Therefore, the maturity date of a stripped coupon municipal security representing one interest payment is the date of the interest payment. [See current rule G-15(a)(i)(B)(3)(a).]
 It should be noted that the SEC staff letter is limited to instruments in which "neither the custodian nor sponsor additionally will guarantee or otherwise enhance the creditworthiness of the underlying municipal security or the stripped coupon security."
 Under rules G-12(c)(vi)(B) and G-15(a)(iii)(B) [currently codified at rule G-15(a)(i)(C)(2)(d)] the book-entry-only nature of the securities also must be noted on the confirmation.
 The Board understands that these documents generally are available from the dealers sponsoring the stripped coupon municipal securities program.
[*] [Currently codified at rule G-15(a)(i)(B)]
[†] [Currently codified at rule G-15(a)(i)(B)(4)(e)]
[‡] [Currently codified at rule G-15(a)(i)(C)(3)(c)]
[#] [Currently codified at rule G-15(a)(i)(C)(1)(b)]
[**] [Currently codified at rule G-15(a)(i)(A)(3)]
[††] [Currently codified at rule G-15(a)(i)(A)(7)(b)]
[***] [Currently codified at rule G-15(a)(i)(B)(5)]
[†††] [Currently codified at rule G-15(a)(i)(C)(4)(c)]
[****] [Currently codified at rule G-15(a)(i)(A)(7)(c)]
Use of Electronic Signatures
Use of electronic signatures. This is in response to your letter and a number of subsequent telephone conversations regarding your dealer department's proposed use of a bond trading system. The system is an online, realtime system that integrates all front and back office functions. The system features screen input of customer account and trading information which would allow the dealer department to eliminate the paper documents currently in use. The signature of the representative introducing a customer account, required to be recorded with customer account information by rule G-8, and the signature of the principal signifying approval of each municipal securities transaction, required by rule G-27, would be performed electronically, i.e., by input in a restricted datafield. The signature of the principal approving the opening of the account, required by rule G-8, will continue to be performed manually on a printout of the customer information.
Rule G-8(a)(vi) and (vii) require dealers to make and keep records for each agency and principal transaction. The records may be in the form of trading tickets or similar documents. In addition, rule G-8(a)(xi), on recordkeeping of customer account information, requires, among other things, the signature of the representative introducing the account and the principal indicating acceptance of the account to be included on the customer account record. Rule G-27(c)(ii)[*] requires, among other things, the prompt review and written approval of each transaction in municipal securities. In addition, the rule requires the regular and frequent examination of customer accounts in which municipal securities transactions are effected in order to detect and prevent irregularities and abuses. The approvals and review must be made by the designated municipal securities principal or the municipal securities sales principal. Rule G-9(e), on preservation of records, allows records to be retained electronically provided that the dealer has adequate facilities for ready retrieval and inspection of any such record and for production of easily readable facsimile copies.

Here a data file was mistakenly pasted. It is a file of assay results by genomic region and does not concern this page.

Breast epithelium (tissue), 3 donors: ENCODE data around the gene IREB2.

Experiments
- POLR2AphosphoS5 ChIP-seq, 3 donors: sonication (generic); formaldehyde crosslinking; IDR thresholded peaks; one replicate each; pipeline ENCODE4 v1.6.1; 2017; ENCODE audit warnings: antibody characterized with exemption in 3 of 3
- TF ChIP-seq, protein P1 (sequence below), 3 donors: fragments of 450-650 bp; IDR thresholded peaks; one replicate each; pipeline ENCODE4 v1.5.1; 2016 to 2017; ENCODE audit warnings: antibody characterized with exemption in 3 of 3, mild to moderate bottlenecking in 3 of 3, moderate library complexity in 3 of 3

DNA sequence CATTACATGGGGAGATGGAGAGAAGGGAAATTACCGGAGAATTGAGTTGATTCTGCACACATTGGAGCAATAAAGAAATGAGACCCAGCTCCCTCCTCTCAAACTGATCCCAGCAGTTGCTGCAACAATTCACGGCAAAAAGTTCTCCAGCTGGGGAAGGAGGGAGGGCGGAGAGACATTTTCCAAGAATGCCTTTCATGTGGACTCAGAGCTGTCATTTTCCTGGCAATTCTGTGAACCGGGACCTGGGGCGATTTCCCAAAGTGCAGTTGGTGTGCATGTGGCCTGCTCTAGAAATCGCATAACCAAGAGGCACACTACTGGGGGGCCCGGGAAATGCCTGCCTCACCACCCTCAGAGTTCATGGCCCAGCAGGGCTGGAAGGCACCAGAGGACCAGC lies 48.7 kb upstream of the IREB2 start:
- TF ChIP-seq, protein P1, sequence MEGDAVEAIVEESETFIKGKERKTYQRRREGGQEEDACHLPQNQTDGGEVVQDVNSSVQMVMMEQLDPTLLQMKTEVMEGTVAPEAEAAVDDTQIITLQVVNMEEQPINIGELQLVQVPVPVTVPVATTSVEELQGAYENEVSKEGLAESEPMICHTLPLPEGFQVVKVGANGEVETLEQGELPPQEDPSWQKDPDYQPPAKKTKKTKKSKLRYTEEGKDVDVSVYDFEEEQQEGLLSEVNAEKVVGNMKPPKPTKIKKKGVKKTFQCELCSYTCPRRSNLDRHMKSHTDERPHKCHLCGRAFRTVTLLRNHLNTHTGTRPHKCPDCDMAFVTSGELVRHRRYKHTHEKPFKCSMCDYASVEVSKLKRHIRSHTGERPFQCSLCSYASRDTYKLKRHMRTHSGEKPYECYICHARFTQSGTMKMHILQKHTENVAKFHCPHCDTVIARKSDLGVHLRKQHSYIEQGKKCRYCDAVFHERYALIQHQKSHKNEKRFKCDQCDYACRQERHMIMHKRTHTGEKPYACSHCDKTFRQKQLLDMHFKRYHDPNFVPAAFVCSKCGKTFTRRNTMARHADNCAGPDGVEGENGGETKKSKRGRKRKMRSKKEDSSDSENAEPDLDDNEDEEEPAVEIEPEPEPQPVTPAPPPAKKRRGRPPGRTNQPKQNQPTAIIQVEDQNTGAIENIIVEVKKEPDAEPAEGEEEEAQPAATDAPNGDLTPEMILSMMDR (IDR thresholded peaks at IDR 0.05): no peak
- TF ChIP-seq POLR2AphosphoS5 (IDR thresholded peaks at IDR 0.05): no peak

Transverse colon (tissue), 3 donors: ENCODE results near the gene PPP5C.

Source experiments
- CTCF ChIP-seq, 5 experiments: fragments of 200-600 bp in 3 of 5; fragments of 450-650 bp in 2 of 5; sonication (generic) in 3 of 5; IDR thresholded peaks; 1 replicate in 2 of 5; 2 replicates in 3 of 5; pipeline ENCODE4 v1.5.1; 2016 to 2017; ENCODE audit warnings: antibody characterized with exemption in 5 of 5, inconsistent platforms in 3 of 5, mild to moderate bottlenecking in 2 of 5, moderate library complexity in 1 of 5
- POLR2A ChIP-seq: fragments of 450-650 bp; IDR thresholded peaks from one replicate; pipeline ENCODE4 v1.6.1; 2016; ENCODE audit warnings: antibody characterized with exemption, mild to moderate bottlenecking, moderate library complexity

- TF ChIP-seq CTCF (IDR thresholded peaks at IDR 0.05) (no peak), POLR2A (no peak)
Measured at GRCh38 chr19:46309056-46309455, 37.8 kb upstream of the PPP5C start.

The Board recognizes that efficiencies would be obtained by the replacement of paper files with electronic data bases and filing systems and generally allows records to be retained in that form. Moreover, as dealers increasingly automate, there will be more interest in deleting most physical records. Electronic trading tickets and automated customer account information satisfy the recordkeeping requirements of rule G-8 as long as such information is maintained in compliance with rule G-9(e).
The Board and your enforcement agency are concerned, however, that it may be difficult to verify a representative's signature on opening the account or a principal's signature approving municipal securities transactions or periodically reviewing customer accounts if the signatures are noted only electronically. Your enforcement agency has advised us of its discussions with you. Apparently, it is satisfied that appropriate security and audit procedures can be developed to permit the use of electronic signatures of representatives and principals and ensure that such signatures are verifiable. Thus, the Board has determined that rules G-8 and G-27 permit the use of electronic signatures when security and audit procedures are agreed upon by the dealer and its appropriate enforcement agency. Whatever procedures are agreed upon must be memorialized in the dealer's written supervisory procedures required by rule G-27. MSRB Interpretation of February 27, 1989.
 In addition, you noted in a telephone conversation that the periodic review of customer accounts required by rule G-27(c)(ii)[*] also will be handled electronically using the principal's electronic signature to signify approval.
 See rule G-9(e).
[*] [Currently codified at Rule G-27(c)(i)(G)(2)]